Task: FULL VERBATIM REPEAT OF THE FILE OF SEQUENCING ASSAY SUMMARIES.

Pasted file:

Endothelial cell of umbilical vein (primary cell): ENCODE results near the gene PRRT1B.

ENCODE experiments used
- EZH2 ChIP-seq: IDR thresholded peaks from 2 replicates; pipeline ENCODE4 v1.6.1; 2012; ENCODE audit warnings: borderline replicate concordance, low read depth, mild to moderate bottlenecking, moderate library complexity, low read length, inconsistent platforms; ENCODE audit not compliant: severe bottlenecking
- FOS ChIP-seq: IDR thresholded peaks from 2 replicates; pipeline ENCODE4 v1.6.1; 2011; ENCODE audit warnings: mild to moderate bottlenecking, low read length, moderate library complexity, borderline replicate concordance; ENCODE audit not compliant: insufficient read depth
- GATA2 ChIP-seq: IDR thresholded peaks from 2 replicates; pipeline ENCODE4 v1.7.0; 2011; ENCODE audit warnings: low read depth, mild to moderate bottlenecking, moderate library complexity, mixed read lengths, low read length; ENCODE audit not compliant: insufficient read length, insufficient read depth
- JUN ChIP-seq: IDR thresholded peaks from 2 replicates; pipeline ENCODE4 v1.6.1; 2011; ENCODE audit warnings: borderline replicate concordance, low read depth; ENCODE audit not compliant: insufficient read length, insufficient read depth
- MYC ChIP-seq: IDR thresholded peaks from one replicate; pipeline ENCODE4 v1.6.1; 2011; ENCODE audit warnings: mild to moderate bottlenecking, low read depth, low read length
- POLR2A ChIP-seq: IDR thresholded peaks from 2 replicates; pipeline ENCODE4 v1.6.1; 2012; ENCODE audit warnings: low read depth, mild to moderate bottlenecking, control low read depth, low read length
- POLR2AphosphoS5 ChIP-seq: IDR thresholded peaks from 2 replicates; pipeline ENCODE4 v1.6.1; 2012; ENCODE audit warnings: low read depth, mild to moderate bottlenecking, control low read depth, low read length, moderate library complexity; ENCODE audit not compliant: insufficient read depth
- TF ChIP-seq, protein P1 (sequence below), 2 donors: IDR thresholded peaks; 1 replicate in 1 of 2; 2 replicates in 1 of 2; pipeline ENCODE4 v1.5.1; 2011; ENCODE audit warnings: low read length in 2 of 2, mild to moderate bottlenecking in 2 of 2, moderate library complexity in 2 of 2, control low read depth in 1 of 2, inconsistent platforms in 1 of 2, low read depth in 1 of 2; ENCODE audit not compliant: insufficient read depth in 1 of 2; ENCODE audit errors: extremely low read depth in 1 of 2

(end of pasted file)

Endothelial cell of umbilical vein (primary cell): ENCODE results near the gene PRRT1B.

ENCODE experiments used
- EZH2 ChIP-seq: IDR thresholded peaks from 2 replicates; pipeline ENCODE4 v1.6.1; 2012; ENCODE audit warnings: borderline replicate concordance, low read depth, mild to moderate bottlenecking, moderate library complexity, low read length, inconsistent platforms; ENCODE audit not compliant: severe bottlenecking
- FOS ChIP-seq: IDR thresholded peaks from 2 replicates; pipeline ENCODE4 v1.6.1; 2011; ENCODE audit warnings: mild to moderate bottlenecking, low read length, moderate library complexity, borderline replicate concordance; ENCODE audit not compliant: insufficient read depth
- GATA2 ChIP-seq: IDR thresholded peaks from 2 replicates; pipeline ENCODE4 v1.7.0; 2011; ENCODE audit warnings: low read depth, mild to moderate bottlenecking, moderate library complexity, mixed read lengths, low read length; ENCODE audit not compliant: insufficient read length, insufficient read depth
- JUN ChIP-seq: IDR thresholded peaks from 2 replicates; pipeline ENCODE4 v1.6.1; 2011; ENCODE audit warnings: borderline replicate concordance, low read depth; ENCODE audit not compliant: insufficient read length, insufficient read depth
- MYC ChIP-seq: IDR thresholded peaks from one replicate; pipeline ENCODE4 v1.6.1; 2011; ENCODE audit warnings: mild to moderate bottlenecking, low read depth, low read length
- POLR2A ChIP-seq: IDR thresholded peaks from 2 replicates; pipeline ENCODE4 v1.6.1; 2012; ENCODE audit warnings: low read depth, mild to moderate bottlenecking, control low read depth, low read length
- POLR2AphosphoS5 ChIP-seq: IDR thresholded peaks from 2 replicates; pipeline ENCODE4 v1.6.1; 2012; ENCODE audit warnings: low read depth, mild to moderate bottlenecking, control low read depth, low read length, moderate library complexity; ENCODE audit not compliant: insufficient read depth
- TF ChIP-seq, protein P1 (sequence below), 2 donors: IDR thresholded peaks; 1 replicate in 1 of 2; 2 replicates in 1 of 2; pipeline ENCODE4 v1.5.1; 2011; ENCODE audit warnings: low read length in 2 of 2, mild to moderate bottlenecking in 2 of 2, moderate library complexity in 2 of 2, control low read depth in 1 of 2, inconsistent platforms in 1 of 2, low read depth in 1 of 2; ENCODE audit not compliant: insufficient read depth in 1 of 2; ENCODE audit errors: extremely low read depth in 1 of 2